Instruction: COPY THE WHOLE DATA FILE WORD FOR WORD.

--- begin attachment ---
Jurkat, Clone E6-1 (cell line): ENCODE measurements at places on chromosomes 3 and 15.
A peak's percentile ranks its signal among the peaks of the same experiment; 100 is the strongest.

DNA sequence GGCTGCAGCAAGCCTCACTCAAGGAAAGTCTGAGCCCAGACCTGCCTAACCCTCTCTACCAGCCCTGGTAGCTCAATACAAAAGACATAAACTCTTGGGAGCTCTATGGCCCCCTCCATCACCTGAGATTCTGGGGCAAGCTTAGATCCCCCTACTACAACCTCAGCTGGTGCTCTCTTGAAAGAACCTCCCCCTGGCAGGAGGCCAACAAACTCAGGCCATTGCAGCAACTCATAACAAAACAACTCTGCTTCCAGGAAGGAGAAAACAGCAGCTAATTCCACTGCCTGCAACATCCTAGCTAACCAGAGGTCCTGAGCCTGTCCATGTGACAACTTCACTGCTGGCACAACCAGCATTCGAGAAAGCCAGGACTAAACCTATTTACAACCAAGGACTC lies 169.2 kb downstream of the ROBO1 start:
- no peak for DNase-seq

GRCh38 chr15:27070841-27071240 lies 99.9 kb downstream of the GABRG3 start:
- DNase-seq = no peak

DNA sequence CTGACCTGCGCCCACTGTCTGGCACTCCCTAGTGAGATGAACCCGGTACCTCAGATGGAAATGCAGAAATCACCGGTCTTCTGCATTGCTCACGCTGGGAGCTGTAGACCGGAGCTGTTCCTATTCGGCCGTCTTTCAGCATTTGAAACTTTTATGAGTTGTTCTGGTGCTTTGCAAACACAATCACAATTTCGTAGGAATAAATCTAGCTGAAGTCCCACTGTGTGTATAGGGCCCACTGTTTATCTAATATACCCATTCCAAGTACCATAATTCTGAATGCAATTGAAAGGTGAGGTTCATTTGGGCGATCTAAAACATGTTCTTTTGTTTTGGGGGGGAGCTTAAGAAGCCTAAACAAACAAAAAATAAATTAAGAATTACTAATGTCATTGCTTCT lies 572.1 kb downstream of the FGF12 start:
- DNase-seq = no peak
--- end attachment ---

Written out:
Jurkat, Clone E6-1 (cell line): ENCODE measurements at places on chromosomes 3 and 15.
A peak's percentile ranks its signal among the peaks of the same experiment; 100 is the strongest.

DNA sequence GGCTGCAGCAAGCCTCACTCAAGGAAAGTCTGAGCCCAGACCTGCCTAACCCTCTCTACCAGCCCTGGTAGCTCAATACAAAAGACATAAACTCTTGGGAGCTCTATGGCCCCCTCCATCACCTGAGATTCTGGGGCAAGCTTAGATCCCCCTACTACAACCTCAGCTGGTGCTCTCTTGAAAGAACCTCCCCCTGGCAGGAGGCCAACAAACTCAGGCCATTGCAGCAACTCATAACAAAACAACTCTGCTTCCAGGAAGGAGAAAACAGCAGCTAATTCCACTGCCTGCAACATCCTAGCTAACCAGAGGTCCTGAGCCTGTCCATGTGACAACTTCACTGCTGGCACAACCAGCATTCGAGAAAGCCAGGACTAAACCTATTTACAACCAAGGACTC lies 169.2 kb downstream of the ROBO1 start:
- no peak for DNase-seq

GRCh38 chr15:27070841-27071240 lies 99.9 kb downstream of the GABRG3 start:
- DNase-seq = no peak

DNA sequence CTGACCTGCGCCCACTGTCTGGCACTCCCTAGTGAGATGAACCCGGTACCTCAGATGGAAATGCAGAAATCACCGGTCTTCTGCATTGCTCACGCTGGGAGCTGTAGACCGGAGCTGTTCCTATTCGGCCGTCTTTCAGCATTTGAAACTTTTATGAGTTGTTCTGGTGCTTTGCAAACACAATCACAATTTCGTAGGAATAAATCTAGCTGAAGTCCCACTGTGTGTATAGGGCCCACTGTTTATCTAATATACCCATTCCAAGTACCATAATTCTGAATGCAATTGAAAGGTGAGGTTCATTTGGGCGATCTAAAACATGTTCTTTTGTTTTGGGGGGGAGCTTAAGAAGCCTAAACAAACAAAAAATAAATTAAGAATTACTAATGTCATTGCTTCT lies 572.1 kb downstream of the FGF12 start:
- DNase-seq = no peak